Tuesday, 24 May 2011

Allister hoisted by his own hyopcritical naming petard

Jim Allister really had better be more careful of what he asks for when he wants Northern Ireland to be called "Northern Ireland", and not "the North", "North of Ireland" of "Six Counties", in matters pertaining  to the Northern Irish Assembly.When he said:

"In light of that ruling, I invite you to consider the logical and necessary extension of that approach to references in this house to the state of Northern Ireland so that the proper name - namely that of Northern Ireland - is used on all occasions."

So I thought I'd look at his own record reciprocating that with the Republic of Ireland (Poblacht na hÉireann if referring to its official title in its native tongue). I thought this would be a shared precedent that he would follow and one that the Speaker William Hay MLA might like to consider in making his judgement. After all if Jim is wanting this to happen out of principle and integrity what better place to look that his own experience (see the slogan on his poster pictured).

On his own website I found his own response to the St Andrews Agreement Review of North/South Implementation Bodies and Areas for Co-operation. As there are plenty of references there to the Republic of Ireland and indeed Northern Ireland there.

Would you be surprised to learn that Mr Allister isn't consistent (I'll highlight references to the Republic in Green, Northern Ireland in Red and misnaming of the United Kingdom of Great Britain and Northern Ireland or Great Britain in Blue:

Page 10 yet another unwelcome layer of Southern interference in the affairs of this part of the United Kingdom

Page 15 There is provision in the South for similar arrangements in relation to the Oireachtas 

Page 16 In truth, there is a mutual veto which can be exercised by Nationalists as well as Unionists. And an analysis of Sinn Fein [sic]/IRA controlled ministries shows that what the DUP described as “freelance cooperation” with the Republic continues apace. (editor's note I may be being a bit mischievous here, but surely The Republic is a truncation of The Republic of Ireland just in the same way as The North  is a truncation of Northern Ireland.)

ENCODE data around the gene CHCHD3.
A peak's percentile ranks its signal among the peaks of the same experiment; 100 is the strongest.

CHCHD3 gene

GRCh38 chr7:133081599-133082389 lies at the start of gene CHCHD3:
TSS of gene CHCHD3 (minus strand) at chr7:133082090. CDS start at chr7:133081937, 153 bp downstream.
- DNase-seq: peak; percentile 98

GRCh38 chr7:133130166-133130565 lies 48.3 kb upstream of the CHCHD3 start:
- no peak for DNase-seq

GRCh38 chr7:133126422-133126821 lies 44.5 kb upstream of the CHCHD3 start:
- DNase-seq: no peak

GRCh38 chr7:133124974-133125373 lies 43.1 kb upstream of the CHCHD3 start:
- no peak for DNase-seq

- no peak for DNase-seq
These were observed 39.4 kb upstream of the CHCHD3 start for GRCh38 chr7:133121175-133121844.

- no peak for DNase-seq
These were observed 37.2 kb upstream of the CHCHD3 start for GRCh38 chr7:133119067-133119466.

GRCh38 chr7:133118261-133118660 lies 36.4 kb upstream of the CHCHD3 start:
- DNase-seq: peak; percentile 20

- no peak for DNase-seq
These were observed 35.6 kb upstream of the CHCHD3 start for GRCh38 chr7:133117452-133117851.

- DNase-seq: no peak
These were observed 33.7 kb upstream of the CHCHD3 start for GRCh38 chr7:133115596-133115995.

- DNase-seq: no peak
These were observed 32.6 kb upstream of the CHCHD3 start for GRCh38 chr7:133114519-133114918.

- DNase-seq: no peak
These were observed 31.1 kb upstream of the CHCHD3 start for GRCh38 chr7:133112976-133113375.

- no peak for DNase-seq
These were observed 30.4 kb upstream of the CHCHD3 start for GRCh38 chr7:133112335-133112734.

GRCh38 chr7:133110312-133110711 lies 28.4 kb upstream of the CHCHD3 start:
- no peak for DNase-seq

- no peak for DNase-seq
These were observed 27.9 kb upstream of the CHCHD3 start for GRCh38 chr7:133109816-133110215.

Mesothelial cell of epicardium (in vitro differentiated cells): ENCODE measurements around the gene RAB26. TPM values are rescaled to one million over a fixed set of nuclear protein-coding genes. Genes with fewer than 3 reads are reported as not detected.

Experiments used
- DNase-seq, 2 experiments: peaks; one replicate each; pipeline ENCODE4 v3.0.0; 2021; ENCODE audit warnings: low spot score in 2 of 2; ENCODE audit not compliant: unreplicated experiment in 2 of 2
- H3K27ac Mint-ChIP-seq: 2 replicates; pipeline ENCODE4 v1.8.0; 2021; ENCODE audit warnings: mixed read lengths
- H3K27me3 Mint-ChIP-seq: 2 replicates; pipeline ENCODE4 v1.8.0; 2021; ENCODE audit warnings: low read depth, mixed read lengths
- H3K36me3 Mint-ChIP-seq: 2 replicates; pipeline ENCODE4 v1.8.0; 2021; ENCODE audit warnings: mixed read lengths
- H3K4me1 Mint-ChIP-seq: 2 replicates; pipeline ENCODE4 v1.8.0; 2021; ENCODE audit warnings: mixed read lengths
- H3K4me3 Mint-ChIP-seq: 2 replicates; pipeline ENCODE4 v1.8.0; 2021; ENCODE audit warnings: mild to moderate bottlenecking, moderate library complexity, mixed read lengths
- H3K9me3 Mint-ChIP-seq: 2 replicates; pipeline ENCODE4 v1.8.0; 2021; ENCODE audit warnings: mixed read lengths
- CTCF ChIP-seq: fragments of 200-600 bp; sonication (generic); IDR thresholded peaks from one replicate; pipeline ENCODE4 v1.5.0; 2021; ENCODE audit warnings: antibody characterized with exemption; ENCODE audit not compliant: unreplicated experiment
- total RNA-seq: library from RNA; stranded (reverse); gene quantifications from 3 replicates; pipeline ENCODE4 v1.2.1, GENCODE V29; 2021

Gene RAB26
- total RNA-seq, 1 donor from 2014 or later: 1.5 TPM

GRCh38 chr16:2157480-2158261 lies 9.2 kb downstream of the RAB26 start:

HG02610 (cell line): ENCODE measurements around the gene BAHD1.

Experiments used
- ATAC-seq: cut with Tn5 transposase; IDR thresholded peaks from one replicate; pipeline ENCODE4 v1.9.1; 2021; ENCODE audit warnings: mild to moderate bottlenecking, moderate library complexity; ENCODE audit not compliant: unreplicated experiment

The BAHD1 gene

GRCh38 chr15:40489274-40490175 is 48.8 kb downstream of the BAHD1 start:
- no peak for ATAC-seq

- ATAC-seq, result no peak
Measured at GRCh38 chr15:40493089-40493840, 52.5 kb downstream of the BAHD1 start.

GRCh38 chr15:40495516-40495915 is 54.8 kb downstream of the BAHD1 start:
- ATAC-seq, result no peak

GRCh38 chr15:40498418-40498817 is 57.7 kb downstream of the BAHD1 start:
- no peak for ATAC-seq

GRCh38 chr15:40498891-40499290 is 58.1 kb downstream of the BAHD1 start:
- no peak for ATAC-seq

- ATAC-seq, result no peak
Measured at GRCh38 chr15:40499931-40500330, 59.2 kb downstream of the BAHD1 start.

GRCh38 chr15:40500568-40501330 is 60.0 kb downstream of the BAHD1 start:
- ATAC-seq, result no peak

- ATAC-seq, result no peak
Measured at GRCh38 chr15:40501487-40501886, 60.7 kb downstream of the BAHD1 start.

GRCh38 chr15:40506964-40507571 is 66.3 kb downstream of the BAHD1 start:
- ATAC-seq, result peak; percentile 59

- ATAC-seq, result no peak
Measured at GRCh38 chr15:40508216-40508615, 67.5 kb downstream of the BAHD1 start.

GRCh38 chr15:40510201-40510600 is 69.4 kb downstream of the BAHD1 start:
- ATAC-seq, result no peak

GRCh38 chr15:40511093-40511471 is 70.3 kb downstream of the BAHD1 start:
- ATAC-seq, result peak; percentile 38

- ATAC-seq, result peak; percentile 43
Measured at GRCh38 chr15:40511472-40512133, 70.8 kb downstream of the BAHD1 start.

Page 17 However, if Northern Ireland is marketed as a single entity with the Irish Republic obvious
complications arise when a disease arrives in the Irish Republic of which Northern Ireland and Mainland UK are free. (editor's note again mischievous perhaps but the official name is The Republic of Ireland not The Irish Republic.)

Ibid Why did the Republic get off so lightly? (see also pages 18, 19 and 20 on numerous occasions)

Ibid Like her party college [sic] Ms Gildernew, Caitríona Ruane has displayed an enthusiasm for all things south of the border 
  • In December 2007 Ms Ruane and her southern counterpart Cornor [sic] Lenihan 

Page 19 I would suggest that the bias of the DRD minister* – a convicted terrorist who is working to see the destruction of Northern Ireland's place in the Union** – provides an answer. 32 It suites the Irish Republican agenda to see to it that Northern Ireland’s transport links with the South are maintained and kept in pristine condition while those with GB mainland are neglected.

Note I've ignored all the mentions of North/South as this was the title of the paper that he was referring to.

So so get this right on all count.

Antrim, Armagh, Down, Fermanagh, Londonderry and Tyrone = Northern Ireland, Tuaisceart Éireann or Norlin Airlann
The remaining 26 counties on this island = The Republic of Ireland or Poblacht na hÉireann
England, Northern Ireland, Scotland and Wales = The United Kingdom of Great Britain and Northern Ireland
England, Scotland and Wales = Britain
Mainland England, Scotland and Wales (without any islands) = Great Britain (being the largest of the British Isles)

Although also to be fair shouldn't we be calling Mr Allister by his proper name of James?
* I elongated this quote to illustrate the point which Mr Allister got pulled up on in nothing new.
** I'm assuming here he means the United Kingdom of Great Britain and Northern Ireland but is using a truncation for his own devices.

1 comment:

  1. "Éire is ainm don Stát nó, sa Sacs-Ḃéarla, Ireland"

    Airteagal 4, Bunreacht na hÉireann.